Queen's Policy Engagement

Kathmandu locals are fighting ‘injustice’ to save their city’s heritage, years after deadly earthquake

Dr Urmi Sengupta looks at how the rebuilding of Kathmandu in Nepal has been progressing, following the devastating earthquakes in 2015.

Kathmandu locals are fighting ‘injustice’ to save their city’s heritage, years after deadly earthquake

Four years ago, vast swaths of Nepal’s capital, Kathmandu, turned to rubble in a matter of minutes. The magnitude 7.8 earthquake, which wrought destruction on the city, was followed by hundreds of aftershocks. Just 17 days later, another magnitude 7.3 temblor felled more buildings and structures, which had stood through the first quake.

The human toll was catastrophic: across Nepal, 9,000 people died and hundreds of thousands more were left destitute, facing extreme poverty. The damage to Nepalese culture was also significant: hundreds of historic buildings, shrines and statues across the capital were reduced to dust.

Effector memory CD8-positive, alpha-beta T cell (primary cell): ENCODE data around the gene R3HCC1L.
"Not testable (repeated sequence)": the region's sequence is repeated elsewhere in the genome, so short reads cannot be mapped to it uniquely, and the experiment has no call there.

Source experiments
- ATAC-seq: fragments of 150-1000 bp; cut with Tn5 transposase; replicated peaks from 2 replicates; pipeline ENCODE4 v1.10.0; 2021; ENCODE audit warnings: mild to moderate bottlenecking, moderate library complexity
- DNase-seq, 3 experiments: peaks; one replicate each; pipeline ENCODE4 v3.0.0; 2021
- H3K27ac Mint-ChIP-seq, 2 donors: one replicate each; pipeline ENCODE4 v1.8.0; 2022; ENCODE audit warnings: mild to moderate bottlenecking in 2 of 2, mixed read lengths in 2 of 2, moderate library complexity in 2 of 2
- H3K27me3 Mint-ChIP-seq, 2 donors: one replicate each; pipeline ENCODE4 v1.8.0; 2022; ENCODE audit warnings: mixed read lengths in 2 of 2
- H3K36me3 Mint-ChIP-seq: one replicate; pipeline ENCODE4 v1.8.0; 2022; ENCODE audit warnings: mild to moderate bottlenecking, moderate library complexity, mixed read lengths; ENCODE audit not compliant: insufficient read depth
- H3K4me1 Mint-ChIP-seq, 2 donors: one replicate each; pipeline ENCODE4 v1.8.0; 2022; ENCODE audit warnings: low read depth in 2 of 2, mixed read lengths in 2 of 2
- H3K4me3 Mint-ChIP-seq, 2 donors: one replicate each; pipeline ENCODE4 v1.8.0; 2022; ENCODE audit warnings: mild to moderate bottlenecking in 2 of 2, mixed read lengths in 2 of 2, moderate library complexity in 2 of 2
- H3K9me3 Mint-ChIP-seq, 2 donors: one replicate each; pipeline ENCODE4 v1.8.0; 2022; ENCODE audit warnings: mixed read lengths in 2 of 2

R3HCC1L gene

Four years and hundreds of millions of dollars in donations later, Nepal is slowly recovering. Inevitably, though, a catastrophe of this scale has caused issues for the nation’s resource-starved government. Researchers have highlighted that political squabbling and a lack of local or regional governance have slowed reconstruction.

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Article originally appeared in The Conversation.


The featured image has been used courtesy of a Creative Commons license. 

Dr Urmi Sengupta
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Dr Urmi Sengupta is a Lecturer in School of Natural and Built Environment at Queen's University Belfast . Urmi has an interdisciplinary background and scholarship in architecture, planning and housing studies, combining qualitative, quantitative and ethnographic methodologies.

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